How disqualification of Issue 7, the Medical Cannabis Act affects voters

Issue 7 disqualified from Nov. ballot

LITTLE ROCK, Ark. (KTHV) - Two competing medical marijuana issues are printed on the ballot, but only votes for one will count. Early Thursday, the Arkansas Supreme Court disqualified Issue 7, The Arkansas Medical Cannabis Act.

With early voting already starting on Monday, it's left some voters frustrated saying their votes won’t count. About 150,000 Arkansans have cast their ballots in the first three days, some of them voting in favor of issue 7. Some have even said that they voted for Issue 7 but against Issue 6 because the two ballots allowed voters a choice.

Issue 7, sponsored by Arkansans for Compassionate Care, would have legalized medical marijuana and allowed some patients to grow their own. While the Secretary of State validated that enough signatures were submitted, Attorney Kara Benca challenged the validity of signatures, finding problems regarding canvasser background checks and date conflicts. Benca is a member a NORML, a group that works to reform marijuana laws.

Now, votes already cast for issue 7 will be disqualified and The Secretary of State's office said voters who already cast their ballots cannot vote again. One voter, Regina Cornish, voted in favor of Issue 7 saying it would provide relief for herself and her daughter.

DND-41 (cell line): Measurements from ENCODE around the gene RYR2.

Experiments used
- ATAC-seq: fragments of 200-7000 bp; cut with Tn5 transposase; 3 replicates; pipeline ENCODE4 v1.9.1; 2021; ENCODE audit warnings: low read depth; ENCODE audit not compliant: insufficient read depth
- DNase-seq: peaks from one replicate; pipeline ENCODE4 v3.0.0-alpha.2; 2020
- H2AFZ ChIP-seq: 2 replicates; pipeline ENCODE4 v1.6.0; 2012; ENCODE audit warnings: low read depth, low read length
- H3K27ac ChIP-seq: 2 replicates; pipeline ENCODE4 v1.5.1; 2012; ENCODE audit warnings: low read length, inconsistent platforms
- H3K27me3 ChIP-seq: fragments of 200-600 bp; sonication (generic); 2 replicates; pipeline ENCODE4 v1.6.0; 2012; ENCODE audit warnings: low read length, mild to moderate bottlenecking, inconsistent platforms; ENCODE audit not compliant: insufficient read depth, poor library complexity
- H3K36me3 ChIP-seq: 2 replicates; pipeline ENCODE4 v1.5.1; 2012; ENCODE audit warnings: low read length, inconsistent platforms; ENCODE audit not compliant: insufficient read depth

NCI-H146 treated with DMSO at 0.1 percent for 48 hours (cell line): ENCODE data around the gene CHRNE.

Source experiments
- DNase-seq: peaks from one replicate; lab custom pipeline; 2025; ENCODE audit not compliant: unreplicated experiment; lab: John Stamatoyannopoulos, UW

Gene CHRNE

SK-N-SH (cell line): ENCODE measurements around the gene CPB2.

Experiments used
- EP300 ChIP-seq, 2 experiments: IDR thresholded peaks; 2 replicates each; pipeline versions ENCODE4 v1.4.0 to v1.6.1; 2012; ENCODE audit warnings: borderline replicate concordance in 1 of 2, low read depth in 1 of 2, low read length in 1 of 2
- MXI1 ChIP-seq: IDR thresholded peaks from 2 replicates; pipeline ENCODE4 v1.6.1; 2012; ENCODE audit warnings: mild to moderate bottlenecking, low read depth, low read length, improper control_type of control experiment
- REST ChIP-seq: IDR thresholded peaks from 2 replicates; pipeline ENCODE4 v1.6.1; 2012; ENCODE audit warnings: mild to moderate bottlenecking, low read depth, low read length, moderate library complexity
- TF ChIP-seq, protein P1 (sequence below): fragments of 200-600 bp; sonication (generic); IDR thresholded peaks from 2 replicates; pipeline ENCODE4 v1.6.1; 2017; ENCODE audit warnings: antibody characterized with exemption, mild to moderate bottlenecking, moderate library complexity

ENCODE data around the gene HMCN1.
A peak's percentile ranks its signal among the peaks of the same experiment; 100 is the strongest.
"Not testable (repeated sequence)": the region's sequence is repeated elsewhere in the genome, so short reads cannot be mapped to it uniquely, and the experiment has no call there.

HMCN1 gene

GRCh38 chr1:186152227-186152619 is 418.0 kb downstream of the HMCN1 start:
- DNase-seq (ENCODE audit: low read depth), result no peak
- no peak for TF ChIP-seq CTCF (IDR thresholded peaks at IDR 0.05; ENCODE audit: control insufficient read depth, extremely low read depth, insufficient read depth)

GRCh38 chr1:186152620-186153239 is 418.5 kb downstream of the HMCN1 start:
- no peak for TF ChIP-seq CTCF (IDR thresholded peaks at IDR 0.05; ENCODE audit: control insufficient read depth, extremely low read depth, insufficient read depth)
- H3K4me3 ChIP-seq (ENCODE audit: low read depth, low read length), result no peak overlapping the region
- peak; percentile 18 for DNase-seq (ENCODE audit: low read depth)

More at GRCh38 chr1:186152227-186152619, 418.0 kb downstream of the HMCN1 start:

“I have seen my daughter and my mother suffer things no one should suffer,” said Cornish. “To be told my voice, my vote, my hopes for my child, they’re just wiped away, this isn’t okay.”

Melissa Fults, behind Issue 7 said she will ask for a rehearing. For now, she's encouraging supporters to also vote for Issue 6, The Medical Marijuana Amendment that would legalize marijuana without allowing patients to grow it. David Couch is behind issue 6. It was also challenged, but the Supreme Court allowed it to remain on the ballot.

“A lot of times people were going to be confused as to six or seven and they were concerned about the ‘grow your own’ and now that they know the measure that's left doesn't allow people to grow their own marijuana, I think they'll support it overwhelmingly," said Couch.

Many THV11 viewers have asked questions about the timing of this. The challenge has actually been in front of the Supreme Court since September and with the thorough process, it took until today to come out with this opinion. Governor Asa Hutchinsan said the legislature should look at moving up the deadline for submitting ballot measure petitions to prevent the court from having to make decisions on initiatives so close to Election day.


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